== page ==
Role of middle-ear inertial component of bone conduction in chinchilla
Massachusetts Institute of Technology. Department of Electrical Engineering and Computer Science.
John J. Rosowski.
MetadataShow full item record
Bone conduction describes the mechanisms that produce a hearing sensation when the skull bones are subjected to vibration. Multiple components and pathways have been suggested to contribute to total bone-conducted sound. They include outer-ear cartilaginous wall compression, middle-ear inertia, fluid inertia, cochlear capsule compression and soft-tissue conduction. Due to the complexity of the possible interactions within these components and pathways, the true stimulus to the inner ear is not fully understood nor has it been adequately quantified. In this thesis work, we examined the relationship between inner-ear sound pressures and its sensory response in addition to determining the relative significance between the outer, middle and inner ear mechanisms that are prominent in bone conduction hearing in chinchilla. Using both mechanical and physiological recording techniques, we measured cochlear responses in chinchilla before and after interruption of the middle-ear ossicular system in both air conduction (AC) and bone conduction (BC) stimulation. Our data suggest that differential intracochlear sound pressure is the driving source to the sensory response of the inner ear in AC and BC. Compared to those in AC, inner-ear sound pressure measurements in BC provide evidence of multiple mechanisms in BC process. After middle ear interruption, pressures in scala vestibuli Psv and scala tympani PST drop by as much as 40 dB in AC, but only decrease in Psv by 10 dB, with almost no change in PST in BC. The difference in the change of both Psv and PST in BC compared to AC suggest the main mechanisms that drive the inner ear response in BC are not derived from the outer ear or middle ear but the inner ear.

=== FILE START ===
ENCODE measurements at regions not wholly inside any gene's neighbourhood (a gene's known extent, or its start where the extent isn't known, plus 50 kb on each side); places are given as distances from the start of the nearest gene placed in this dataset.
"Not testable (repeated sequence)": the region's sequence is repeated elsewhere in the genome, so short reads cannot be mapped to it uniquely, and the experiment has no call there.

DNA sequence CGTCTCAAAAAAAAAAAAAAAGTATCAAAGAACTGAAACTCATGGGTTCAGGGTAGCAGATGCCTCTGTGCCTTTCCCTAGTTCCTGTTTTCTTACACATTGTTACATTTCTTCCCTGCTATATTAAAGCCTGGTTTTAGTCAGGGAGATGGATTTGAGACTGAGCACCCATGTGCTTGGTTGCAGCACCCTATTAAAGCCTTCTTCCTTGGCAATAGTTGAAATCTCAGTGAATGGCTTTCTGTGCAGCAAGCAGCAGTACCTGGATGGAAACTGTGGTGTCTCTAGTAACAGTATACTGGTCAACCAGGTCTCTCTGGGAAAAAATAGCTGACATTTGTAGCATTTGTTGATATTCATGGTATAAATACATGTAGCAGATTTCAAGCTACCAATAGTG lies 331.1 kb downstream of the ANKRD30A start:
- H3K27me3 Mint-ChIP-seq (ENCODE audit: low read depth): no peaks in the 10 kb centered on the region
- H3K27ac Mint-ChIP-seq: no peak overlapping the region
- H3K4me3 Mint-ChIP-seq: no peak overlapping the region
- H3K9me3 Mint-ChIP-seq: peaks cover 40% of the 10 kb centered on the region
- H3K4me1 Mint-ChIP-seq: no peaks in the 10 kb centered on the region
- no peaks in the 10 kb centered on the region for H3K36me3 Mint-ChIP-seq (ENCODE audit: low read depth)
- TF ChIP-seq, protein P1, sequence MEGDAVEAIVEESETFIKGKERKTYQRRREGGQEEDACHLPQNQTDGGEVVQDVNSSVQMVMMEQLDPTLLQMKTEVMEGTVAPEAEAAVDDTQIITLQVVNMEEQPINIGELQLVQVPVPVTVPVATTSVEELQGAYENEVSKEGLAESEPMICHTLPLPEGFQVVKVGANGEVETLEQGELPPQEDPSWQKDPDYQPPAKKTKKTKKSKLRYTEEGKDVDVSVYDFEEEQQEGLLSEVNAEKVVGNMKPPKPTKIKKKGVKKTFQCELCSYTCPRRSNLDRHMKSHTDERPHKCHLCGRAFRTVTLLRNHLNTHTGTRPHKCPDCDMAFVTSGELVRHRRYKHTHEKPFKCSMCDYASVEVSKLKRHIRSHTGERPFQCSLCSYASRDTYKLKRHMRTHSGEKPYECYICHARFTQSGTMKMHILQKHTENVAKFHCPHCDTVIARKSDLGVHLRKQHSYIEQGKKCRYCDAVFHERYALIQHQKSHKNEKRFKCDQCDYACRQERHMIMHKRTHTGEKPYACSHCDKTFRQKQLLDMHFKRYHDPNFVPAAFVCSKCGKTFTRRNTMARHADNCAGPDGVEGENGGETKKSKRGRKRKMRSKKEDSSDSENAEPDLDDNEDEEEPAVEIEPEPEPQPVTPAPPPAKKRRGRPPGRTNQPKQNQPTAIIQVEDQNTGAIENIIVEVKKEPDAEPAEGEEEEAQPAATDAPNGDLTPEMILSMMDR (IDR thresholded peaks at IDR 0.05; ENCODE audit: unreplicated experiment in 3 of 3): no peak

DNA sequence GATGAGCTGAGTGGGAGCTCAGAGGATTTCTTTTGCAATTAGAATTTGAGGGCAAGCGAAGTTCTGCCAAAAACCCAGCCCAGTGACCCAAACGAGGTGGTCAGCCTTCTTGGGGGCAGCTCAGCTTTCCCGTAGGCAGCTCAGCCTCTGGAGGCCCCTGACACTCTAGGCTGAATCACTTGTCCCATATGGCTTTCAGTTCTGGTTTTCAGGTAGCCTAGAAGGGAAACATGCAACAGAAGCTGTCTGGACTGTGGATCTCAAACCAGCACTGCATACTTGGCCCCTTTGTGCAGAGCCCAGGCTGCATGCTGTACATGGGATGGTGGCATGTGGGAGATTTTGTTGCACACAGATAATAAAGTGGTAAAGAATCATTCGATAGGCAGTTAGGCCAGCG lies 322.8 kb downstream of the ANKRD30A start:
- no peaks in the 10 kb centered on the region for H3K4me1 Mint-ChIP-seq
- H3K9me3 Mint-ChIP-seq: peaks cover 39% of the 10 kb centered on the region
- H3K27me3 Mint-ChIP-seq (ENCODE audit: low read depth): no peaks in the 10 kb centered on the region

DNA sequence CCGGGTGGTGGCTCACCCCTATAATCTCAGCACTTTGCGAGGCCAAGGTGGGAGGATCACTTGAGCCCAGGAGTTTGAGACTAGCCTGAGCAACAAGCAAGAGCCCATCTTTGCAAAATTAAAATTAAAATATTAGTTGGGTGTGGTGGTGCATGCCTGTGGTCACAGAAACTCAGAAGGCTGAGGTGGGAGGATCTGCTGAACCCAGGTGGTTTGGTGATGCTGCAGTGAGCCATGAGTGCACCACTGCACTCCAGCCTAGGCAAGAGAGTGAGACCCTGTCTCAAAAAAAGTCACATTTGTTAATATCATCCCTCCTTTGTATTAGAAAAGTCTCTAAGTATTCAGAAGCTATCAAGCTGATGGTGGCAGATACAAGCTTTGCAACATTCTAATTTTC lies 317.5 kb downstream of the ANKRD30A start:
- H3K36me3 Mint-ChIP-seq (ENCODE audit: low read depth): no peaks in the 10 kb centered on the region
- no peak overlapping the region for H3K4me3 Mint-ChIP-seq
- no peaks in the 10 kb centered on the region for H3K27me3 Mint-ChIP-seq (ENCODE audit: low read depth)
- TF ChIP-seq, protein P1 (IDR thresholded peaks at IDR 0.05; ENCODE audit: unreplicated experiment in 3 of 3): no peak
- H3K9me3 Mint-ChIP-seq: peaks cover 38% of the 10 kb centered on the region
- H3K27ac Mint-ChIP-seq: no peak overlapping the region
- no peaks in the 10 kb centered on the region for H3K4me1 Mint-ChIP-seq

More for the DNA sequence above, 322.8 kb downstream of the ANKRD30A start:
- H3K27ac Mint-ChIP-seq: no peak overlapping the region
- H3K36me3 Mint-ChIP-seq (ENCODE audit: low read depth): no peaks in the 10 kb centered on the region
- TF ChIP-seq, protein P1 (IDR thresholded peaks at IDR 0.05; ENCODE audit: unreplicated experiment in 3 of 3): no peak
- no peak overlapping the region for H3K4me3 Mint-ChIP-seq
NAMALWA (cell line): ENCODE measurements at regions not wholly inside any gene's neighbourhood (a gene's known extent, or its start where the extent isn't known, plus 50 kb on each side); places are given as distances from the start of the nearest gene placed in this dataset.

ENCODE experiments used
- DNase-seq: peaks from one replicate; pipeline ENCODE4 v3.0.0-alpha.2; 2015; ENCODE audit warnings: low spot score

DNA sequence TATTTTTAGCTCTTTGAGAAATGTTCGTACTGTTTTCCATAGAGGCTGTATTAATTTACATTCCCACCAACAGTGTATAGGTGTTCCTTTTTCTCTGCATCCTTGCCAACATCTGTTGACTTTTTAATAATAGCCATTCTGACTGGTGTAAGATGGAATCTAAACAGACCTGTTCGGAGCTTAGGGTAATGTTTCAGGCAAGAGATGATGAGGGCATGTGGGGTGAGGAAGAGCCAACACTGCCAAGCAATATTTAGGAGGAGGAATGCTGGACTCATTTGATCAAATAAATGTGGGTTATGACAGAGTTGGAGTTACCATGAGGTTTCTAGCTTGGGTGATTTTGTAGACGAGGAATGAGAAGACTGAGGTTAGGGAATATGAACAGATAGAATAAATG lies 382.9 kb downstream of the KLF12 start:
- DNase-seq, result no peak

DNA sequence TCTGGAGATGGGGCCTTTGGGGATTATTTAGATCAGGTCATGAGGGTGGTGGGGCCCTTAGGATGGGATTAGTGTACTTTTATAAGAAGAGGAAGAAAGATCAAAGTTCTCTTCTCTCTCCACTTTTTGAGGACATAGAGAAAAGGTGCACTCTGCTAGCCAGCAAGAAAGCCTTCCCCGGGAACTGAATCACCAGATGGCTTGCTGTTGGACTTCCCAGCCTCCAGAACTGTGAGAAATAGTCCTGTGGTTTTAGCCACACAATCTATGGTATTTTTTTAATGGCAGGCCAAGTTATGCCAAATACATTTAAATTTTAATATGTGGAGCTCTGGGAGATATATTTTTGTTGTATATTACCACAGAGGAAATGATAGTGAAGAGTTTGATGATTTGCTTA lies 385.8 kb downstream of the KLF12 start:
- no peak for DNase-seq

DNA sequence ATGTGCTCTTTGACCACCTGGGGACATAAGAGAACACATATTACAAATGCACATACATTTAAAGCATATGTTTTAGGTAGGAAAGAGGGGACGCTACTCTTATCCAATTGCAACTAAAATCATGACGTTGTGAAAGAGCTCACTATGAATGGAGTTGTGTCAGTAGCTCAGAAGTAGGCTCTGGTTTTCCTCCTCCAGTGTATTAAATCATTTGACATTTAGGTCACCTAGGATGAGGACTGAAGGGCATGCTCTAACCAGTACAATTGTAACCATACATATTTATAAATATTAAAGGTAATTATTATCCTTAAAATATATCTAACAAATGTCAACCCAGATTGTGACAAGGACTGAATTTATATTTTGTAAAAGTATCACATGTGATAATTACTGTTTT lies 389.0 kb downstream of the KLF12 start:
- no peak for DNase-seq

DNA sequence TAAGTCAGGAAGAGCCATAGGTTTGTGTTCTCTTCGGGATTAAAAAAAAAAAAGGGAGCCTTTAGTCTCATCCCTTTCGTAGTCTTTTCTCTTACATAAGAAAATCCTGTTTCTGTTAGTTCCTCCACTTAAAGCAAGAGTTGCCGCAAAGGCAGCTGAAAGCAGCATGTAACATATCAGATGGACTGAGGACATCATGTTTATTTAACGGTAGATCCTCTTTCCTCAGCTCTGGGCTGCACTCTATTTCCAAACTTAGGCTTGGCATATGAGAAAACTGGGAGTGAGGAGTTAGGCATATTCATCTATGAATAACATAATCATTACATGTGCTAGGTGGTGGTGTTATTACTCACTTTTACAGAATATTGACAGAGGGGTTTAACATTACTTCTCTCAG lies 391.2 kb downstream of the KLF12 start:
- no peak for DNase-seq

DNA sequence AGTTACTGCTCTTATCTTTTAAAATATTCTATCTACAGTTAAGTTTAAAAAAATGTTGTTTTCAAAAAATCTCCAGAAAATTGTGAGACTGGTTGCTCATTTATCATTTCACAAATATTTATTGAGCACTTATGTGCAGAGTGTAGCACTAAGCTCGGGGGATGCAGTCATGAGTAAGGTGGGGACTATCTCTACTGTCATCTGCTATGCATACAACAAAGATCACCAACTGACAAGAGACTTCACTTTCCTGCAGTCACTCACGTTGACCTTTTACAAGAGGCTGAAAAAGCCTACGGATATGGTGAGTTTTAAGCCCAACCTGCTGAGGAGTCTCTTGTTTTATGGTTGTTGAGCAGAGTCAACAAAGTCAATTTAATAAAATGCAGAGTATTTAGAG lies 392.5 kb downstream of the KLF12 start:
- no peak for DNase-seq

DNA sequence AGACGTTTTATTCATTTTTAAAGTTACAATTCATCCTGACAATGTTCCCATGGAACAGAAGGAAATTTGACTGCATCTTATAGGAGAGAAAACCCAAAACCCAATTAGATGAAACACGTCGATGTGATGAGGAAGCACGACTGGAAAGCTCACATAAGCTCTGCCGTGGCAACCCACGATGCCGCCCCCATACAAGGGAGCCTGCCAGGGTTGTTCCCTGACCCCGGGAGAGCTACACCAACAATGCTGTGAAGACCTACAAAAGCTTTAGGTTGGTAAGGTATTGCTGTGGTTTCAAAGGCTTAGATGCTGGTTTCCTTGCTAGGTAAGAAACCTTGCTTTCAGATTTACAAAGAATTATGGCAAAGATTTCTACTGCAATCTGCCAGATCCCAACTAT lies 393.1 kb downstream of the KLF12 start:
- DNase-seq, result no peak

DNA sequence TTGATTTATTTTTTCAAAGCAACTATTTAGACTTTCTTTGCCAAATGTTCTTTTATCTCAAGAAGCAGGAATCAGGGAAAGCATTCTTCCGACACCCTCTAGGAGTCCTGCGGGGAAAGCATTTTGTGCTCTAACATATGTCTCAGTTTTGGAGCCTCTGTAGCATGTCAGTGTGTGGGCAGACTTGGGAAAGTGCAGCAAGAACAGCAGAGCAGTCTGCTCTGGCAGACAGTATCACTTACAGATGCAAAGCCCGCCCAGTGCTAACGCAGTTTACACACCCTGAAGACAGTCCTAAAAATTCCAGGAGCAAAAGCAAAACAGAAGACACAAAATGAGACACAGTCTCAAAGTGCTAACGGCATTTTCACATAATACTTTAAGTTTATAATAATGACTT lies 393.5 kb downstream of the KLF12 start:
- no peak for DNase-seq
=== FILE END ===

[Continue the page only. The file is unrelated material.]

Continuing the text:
Thesis (S.M.)--Massachusetts Institute of Technology, Dept. of Electrical Engineering and Computer Science, 2013.Cataloged from PDF version of thesis.Includes bibliographical references (p. 53-55).
DepartmentMassachusetts Institute of Technology. Department of Electrical Engineering and Computer Science.
Massachusetts Institute of Technology
Electrical Engineering and Computer Science.